I am a strong advocate for my founders to allocate a PR budget to get utilized only in the last 9 months of their seed round budget. I pick the last 9 months because, by the time they hit the market for fundraising, i.e., 4-6 months before running out of capital, they would have a strong
I am a strong advocate for my founders to allocate a PR budget to get utilized only in the last 9 months of their seed round budget. I pick the last 9 months because, by the time they hit the market for fundraising, i.e., 4-6 months before running out of capital, they would have a strong PR presence helping them in their fundraising efforts. There is one caveat to this expectation.
The PR budget should get utilized if (and only if) things are going well within the startup. Using the PR tool prematurely or without real traction or a business model to back it up, could be a disaster for the startup and burn a massive hole in your P&L statement without much to show for the expense.
Therefore, one should use the PR tool with cautious enthusiasm.
Here are my top 5 tips for early-stage founders to maintain effective PR:
- Horses for courses – use the channel based on the objective you want to achieve
Every founder dreams of getting featured on the front page of Economic Times or getting a TechCrunch story. However, not every start-up is meant to get featured in these iconic publications. Moreso, getting into these publications may give you an ego boost, but it may not achieve your startup’s strategic goals, for which you’ve leveraged PR in the first place.
- Amplify business milestones to win investors; Amplify investment milestones to win customers
Founders must know that disseminating news of their fundraising to other investors is useless. New investors would not want to speak to you until you are ready for a new round of funds, and since you just raised one, why should they bother?
Besides, establishing your position in a space with investor backing creates credibility that is best utilized for getting new customers and partnerships or winning those customers that were on the fence about your survivability. Therefore, I suggest that founders heavily invest in accurately profiling their startups when disseminating their funding news.
On the flip side, an excellent way to start or build momentum for your fundraise is to reveal business milestones achieved during your roadshows. These achievements will bolster your startup’s position in its respective sector and classify you as a leader or a viable challenger.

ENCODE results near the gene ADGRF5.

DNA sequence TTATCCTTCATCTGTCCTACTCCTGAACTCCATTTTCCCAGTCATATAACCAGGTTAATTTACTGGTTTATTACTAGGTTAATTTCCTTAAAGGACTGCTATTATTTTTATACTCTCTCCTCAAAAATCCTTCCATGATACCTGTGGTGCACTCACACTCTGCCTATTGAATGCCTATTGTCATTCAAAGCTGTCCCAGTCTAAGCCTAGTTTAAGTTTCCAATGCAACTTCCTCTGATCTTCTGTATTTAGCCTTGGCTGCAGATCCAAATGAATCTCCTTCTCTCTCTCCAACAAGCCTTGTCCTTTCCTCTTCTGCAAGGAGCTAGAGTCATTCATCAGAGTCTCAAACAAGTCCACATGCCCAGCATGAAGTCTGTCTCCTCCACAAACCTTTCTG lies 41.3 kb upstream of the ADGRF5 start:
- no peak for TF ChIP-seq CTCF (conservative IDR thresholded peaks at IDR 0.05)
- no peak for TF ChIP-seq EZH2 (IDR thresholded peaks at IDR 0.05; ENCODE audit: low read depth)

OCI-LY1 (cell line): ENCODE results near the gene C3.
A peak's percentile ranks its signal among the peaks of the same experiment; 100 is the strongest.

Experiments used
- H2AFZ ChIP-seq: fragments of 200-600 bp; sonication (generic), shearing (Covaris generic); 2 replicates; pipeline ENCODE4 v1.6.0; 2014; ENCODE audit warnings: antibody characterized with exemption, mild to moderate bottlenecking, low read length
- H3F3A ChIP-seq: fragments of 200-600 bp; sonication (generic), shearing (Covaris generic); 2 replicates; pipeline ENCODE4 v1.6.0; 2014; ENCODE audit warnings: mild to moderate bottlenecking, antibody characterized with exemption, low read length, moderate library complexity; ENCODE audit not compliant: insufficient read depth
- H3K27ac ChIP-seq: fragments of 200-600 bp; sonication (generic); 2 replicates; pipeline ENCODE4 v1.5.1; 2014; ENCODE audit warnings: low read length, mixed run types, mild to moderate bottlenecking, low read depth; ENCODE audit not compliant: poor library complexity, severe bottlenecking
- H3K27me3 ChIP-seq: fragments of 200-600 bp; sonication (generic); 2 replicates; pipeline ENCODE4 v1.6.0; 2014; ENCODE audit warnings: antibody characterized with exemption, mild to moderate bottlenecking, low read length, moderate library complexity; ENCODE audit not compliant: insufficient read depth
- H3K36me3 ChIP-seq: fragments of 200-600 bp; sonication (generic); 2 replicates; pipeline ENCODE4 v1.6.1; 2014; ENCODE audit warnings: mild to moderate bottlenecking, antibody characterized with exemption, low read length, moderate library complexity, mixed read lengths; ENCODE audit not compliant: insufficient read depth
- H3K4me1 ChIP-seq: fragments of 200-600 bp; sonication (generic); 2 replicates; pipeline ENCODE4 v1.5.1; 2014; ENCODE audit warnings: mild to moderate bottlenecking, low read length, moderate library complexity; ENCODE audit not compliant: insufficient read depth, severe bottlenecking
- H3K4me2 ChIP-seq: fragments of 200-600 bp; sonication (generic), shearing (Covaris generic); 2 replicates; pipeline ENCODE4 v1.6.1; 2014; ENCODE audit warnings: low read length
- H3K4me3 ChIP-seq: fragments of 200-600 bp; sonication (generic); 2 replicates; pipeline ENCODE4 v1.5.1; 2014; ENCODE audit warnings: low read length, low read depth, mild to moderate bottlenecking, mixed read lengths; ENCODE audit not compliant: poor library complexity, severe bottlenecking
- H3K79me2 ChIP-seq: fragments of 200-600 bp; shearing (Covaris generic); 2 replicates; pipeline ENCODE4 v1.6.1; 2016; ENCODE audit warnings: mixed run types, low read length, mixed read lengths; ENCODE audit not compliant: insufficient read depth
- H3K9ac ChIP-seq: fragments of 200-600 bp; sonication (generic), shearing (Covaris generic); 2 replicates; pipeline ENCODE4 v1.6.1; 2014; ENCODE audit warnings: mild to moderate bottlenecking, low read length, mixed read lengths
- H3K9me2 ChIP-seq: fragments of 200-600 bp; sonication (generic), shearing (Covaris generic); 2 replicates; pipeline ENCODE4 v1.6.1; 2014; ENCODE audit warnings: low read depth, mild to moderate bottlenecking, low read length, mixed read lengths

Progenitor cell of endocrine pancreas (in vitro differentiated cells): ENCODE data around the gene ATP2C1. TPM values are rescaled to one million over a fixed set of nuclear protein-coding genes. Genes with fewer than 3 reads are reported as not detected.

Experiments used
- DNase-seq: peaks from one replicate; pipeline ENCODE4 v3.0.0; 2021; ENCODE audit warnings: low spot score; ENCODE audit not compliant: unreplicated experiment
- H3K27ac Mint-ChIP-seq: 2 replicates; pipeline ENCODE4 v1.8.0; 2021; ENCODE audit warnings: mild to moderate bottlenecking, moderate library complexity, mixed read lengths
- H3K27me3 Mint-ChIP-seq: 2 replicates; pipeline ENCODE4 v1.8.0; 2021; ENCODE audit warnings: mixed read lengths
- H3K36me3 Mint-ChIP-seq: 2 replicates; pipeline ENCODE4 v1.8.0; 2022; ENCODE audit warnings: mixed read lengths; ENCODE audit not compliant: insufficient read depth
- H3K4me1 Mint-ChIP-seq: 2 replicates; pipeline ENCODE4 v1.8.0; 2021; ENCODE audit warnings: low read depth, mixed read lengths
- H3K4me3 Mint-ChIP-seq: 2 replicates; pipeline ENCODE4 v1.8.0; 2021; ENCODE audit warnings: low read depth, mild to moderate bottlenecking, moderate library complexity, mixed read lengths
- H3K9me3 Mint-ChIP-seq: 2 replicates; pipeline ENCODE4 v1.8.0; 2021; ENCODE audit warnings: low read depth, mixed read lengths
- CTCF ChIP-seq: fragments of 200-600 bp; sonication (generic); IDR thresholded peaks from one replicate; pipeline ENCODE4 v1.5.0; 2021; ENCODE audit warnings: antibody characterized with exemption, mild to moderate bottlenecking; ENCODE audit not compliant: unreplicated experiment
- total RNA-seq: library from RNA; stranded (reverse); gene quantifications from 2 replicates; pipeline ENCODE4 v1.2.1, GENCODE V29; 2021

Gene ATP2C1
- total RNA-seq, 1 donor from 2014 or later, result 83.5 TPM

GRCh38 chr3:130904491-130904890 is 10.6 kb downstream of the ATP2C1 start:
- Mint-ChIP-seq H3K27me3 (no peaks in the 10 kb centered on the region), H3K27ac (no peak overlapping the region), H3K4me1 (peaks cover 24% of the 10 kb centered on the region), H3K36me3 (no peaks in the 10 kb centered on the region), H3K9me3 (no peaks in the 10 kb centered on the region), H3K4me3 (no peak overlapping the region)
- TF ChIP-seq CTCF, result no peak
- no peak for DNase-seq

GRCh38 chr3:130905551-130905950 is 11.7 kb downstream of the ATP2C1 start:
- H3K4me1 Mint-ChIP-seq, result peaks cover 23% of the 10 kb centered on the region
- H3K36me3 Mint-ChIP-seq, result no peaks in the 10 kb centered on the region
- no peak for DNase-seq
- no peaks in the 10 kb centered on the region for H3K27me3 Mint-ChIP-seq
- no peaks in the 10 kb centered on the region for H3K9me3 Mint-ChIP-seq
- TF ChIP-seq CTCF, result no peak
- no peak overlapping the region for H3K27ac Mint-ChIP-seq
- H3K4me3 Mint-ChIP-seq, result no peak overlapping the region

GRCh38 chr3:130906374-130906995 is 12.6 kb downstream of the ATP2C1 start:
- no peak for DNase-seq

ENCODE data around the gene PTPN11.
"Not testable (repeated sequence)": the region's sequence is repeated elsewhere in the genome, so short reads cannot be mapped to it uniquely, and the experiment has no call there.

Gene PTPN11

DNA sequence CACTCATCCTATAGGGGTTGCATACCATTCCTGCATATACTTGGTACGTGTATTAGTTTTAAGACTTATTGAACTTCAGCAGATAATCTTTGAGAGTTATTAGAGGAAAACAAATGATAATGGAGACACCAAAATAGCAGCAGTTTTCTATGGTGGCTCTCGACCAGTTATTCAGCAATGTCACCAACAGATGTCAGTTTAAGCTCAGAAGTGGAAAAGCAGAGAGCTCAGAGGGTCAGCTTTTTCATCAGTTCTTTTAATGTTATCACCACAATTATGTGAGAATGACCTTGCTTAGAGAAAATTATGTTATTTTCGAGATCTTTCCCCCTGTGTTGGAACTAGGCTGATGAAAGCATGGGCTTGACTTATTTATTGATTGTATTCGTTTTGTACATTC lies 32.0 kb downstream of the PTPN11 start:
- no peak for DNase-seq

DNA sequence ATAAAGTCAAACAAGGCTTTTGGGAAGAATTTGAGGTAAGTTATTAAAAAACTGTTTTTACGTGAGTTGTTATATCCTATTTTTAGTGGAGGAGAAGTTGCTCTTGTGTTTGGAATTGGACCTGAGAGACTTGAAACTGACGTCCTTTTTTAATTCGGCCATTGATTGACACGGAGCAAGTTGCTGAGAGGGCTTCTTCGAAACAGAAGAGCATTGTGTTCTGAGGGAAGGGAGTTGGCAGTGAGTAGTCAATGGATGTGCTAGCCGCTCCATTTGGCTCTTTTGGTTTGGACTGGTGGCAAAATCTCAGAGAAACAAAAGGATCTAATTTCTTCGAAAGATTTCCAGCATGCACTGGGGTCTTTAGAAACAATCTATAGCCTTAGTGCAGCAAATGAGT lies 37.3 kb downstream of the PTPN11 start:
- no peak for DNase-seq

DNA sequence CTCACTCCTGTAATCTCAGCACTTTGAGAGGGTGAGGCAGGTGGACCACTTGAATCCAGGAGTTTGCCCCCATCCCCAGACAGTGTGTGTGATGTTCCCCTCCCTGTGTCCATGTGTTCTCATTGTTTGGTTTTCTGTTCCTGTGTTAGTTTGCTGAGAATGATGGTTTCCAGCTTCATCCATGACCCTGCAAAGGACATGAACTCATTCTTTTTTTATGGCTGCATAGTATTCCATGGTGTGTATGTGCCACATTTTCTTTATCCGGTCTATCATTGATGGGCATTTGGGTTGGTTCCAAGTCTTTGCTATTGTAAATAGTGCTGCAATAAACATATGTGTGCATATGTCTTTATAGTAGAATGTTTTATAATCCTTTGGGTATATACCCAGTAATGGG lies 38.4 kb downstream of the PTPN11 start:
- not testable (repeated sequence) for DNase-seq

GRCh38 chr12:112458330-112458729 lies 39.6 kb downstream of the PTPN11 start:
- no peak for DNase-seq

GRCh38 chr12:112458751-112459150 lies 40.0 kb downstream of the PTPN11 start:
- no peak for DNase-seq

In a nutshell, it makes sense to be counter-intuitive when making press announcements.
- Use PR agencies for execution, hire internally for ideation
I was a strong advocate for PR agencies until I realized that their transactional coverage-delivery model does not work for start-ups like mine or the ones I invest in. Nonetheless, PR agencies are excellent at executing releases, press conferences and amplifying your news, but they cannot provide personalized attention to each client’s voice – like I would have wanted them to. There is no point in securing truckloads of coverage clips if it doesn’t align with your central messaging or reach the desired TG.
Therefore, it is best to hire a full-time PR associate with 3-4 years of working experience within PR agencies. These candidates must have the ability to take your start-up story to create a compelling message with a unique positioning for your company. These individuals would also have enough friends in the journalism world who could listen to their pitch and give you a chance to tell your story.
Unfortunately, the PR agency model does not allow personalized care and attention when your account manager handles 4-5 clients, each growing fast and screaming out to get heard!
- PR must be a continuous activity
In a day and age where 5 startups are getting funded every day and tens of hundreds getting started, you cannot look at PR as a one-time activity. It takes 3-6 months of effort to get you considered as part of an industry and get respected publications to begin referencing or writing about your company in industry/trend stories.
Also, journalists like to write about hot topics; therefore, if you were someone who was spoken about or referenced to more than 3-6 months ago; then you are probably running cold from a media standpoint and probably best to be avoided (from the perspective of the journalist).
Now you must work doubly as hard to regain the top-of-mind recall in the media sphere instead of just keeping yourself mentioned regularly even in between your funding rounds.
- Create and maintain thought leadership in your category
Investors want to back category winning startups; therefore, they look for founders who are the thought leaders of their space. Getting the media to recognise you as a thought leader takes time and concerted efforts.
You will need to write blogs, get on podcasts, and keep a live conversation of your thoughts on Twitter and LinkedIn. You must be original in your thoughts and genuine in sharing information and data. It takes effort, but the results can be fantastic for you and your startup!
While PR is a potent tool for fundraising, it can also be a strong catalyst for building your brand’s reputation, growing your organic reach, and reducing your CAC. Therefore, PR might feel like you are tooting your own horn. But with pure intent and a clear communications objective, it can be the most powerful tool in your arsenal to grow your business with customers or new funds!